Aoife Blowick from EOS heads up newly launched IAWG

The newly formed Irish Association for Women in Geosciences (IAWG) was officially launched at this year’s IGRM on February 24th in UCC School of BEES.

The launch, sponsored by the GSI, featured invited speaker Clare Morgan (Head of Technical Section, Petroleum Affairs Division, DCCAE) followed by screenings of a series of short videos submitted by geoscientists from across the country talking about why, more than ever, it’s important to encourage women into geoscience and continue to support them throughout their careers in order to retain them in the field. A wine reception held by the IGRM committee and a raffle with prizes sponsored by QMEC Hydrogeological and Geotechnical Consultants, Renewable Energy Systems Ltd. and Adman Civil Projects Ltd. closed the event.

Headed up by EOS post-doctoral researcher Dr Aoife Blowick, the IAWG is the first ever European chapter of the Association for Women Geoscientists ( and aims to encourage, promote and support women across the geoscience community at all levels of their careers, from undergraduates to professionals. Membership to the IAWG is free and open to anyone who supports these goals. Simply sign up here.

The newly formed nationwide initiative aims to (1) breakdown stereotypes by showcasing women across geoscience in various roles, (2) encourage secondary school students into geoscience through face to face interactive workshops, interviews and shadowing events, (3) improve overall career outreach including nationwide career days, and (4) foster professional development by setting-up a free nationwide mentoring programme for geoscientists in Ireland.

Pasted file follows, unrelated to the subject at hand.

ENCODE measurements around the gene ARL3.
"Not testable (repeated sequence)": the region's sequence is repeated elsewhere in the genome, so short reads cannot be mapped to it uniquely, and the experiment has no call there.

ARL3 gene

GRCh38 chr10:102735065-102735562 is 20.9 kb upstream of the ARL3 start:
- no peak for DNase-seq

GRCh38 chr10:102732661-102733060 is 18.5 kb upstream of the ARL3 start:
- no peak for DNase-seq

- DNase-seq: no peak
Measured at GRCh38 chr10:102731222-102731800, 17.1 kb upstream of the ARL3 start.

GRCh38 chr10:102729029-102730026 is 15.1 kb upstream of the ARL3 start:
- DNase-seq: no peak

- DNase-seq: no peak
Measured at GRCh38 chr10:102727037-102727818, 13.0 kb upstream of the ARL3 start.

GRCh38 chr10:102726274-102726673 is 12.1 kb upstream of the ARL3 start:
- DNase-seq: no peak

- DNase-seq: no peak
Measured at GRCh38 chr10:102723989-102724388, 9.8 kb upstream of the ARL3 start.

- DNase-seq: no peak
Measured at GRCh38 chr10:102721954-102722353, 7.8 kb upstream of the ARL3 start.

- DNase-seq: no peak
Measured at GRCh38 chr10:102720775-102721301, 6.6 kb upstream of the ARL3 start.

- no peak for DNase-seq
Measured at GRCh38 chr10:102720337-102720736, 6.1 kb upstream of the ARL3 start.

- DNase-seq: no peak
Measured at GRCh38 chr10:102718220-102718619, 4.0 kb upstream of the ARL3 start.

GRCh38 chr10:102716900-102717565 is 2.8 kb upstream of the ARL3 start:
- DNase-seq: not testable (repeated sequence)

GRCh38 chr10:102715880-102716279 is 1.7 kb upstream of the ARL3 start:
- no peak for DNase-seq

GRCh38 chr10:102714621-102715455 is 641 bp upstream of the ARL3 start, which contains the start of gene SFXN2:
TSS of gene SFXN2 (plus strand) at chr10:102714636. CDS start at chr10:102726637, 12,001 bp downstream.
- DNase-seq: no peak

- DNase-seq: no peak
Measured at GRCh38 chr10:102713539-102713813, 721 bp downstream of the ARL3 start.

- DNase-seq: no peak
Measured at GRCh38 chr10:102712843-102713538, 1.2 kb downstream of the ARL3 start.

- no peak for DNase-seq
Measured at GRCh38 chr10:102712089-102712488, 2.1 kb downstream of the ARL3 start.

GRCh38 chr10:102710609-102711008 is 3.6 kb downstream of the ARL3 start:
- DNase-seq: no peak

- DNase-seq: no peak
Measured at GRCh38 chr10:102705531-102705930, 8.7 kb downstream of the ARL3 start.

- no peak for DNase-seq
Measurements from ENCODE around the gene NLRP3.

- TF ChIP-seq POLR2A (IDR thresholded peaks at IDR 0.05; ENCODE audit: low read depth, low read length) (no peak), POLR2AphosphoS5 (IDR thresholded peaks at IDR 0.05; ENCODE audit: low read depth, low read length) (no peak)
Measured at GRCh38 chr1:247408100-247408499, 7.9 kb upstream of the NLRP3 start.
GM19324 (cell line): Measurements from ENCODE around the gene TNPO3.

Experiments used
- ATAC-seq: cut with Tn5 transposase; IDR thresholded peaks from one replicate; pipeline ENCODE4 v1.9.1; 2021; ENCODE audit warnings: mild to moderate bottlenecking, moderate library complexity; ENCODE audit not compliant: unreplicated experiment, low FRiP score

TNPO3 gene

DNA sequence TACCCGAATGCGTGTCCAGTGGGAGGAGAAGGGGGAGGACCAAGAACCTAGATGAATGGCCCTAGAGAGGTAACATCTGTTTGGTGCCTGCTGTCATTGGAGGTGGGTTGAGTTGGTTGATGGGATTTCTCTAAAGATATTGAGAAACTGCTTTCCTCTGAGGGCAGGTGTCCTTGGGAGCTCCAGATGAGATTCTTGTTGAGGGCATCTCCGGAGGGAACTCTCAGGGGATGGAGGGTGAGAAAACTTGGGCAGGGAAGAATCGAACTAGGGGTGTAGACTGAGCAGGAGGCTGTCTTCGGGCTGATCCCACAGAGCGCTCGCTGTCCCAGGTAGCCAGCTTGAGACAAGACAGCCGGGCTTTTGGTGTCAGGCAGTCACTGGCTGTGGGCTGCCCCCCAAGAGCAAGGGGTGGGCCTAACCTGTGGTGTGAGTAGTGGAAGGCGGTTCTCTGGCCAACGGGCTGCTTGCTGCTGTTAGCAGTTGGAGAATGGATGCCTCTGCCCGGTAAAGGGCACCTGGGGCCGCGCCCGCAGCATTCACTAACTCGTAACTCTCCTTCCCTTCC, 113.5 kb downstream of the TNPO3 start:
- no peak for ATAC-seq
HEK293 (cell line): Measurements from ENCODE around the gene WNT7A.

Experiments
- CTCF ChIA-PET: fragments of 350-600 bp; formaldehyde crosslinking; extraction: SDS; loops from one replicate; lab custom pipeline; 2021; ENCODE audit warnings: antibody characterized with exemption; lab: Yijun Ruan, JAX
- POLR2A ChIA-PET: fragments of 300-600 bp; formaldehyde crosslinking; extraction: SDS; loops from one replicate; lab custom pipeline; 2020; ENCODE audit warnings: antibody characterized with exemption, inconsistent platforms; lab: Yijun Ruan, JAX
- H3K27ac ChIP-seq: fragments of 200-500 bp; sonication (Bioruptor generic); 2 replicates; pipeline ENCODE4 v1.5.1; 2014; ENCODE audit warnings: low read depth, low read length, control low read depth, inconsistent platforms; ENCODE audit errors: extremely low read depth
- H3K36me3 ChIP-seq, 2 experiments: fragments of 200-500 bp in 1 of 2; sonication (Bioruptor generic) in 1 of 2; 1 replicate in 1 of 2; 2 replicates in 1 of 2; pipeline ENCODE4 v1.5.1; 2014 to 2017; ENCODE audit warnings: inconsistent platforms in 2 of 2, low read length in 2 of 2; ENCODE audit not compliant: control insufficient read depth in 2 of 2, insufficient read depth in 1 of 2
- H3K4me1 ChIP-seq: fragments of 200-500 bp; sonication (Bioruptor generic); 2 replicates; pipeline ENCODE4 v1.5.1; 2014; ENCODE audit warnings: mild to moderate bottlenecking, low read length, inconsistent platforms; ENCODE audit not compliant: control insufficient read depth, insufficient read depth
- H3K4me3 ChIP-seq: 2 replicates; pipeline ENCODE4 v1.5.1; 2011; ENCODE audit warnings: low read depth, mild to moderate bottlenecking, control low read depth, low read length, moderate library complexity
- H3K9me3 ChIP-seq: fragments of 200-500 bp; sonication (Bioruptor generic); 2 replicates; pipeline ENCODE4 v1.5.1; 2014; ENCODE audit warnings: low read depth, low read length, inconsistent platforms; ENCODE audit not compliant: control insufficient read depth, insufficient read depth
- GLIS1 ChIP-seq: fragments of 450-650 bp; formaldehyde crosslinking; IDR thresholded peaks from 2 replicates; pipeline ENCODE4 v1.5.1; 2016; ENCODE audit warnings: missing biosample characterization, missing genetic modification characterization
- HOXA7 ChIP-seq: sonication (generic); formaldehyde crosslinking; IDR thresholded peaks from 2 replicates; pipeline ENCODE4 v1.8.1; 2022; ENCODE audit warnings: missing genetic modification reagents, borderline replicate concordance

Geology Students Are The Happiest on College Campus

A recent national student survey in the UK found that Geology students were happiest with their degree programme. Here’s an interesting piece from Forbes in response:

Professor W. Berry Lyons (visiting Fulbright Scholar) joins EOS

Professor W. Berry Lyons from the School of Earth Sciences and the Byrd Polar and Climate Research Center, The Ohio State University,USA is a Fulbright Scholar visiting the department from January to July 2018. Berry is a geochemist who has worked on low-temperature, aquatic and environmental geochemical and biogeochemical problems all over the world. He has extensive experience working in the polar regions, particularly the Antarctic. His work at NIUG will include examining the geochemistry of waters draining bogs, especially investigating chemical weathering rates and estimating trace elemental fluxes from small watersheds in Connemara, on projects in collaboration with Prof Croot and Dr Henry, and GSI colleagues.

EOS students win awards at IGRM in Cork

Congratulations to EOS PhD students Bebhinn Anders and Jess Franklin who were award winners at Irish Geological Research Meeting (IGRM) held in UCC in February 2018. Bebhinn’s poster Mixed Signals: Cryptic Provenance of Carboniferous Deltas was awarded joint winner and Jess was runner-up for best presentation for her talk Re-evaluating Triassic sand supply to the Slyne Basin: enigmatic sources revealed through a multi-proxy approach.


Maam Valley Fossil

Dr Eamon Doyle is the geologist for the Burren and Cliffs of Moher UNESCO Geopark ( and he completed his undergraduate and postgraduate work in Geology at UCG (as NUIG used to be called). During his PhD fieldwork he found some really interesting fossils in the Maam Valley. His PhD supervisor, Prof Dave Harper, is now in Durham University and has published a paper on Eamon’s more than 400 million year old fossil:

The value of the Irish Geoscience Sector to the Irish Economy.

A newly published report (November 2017) puts a value of nearly €3.3 billion on the overall economic impact of the Irish geoscience outputs for 2016.  This covers Geotourism & Geoheritage, Groundwater, Extractive Industries, Geoscience Research and Geohazards.  For 2016, more than 15,000 people were directly employed in the sector, with a further 9,600 indirectly employed, giving a total of nearly 25,000.

Recent PhD awards

EOS PhD awards

Dr Sarah Blake and Dr Annette Wilson were awarded their PhDs at a ceremony in NUIG on Tuesday November 22, 2016.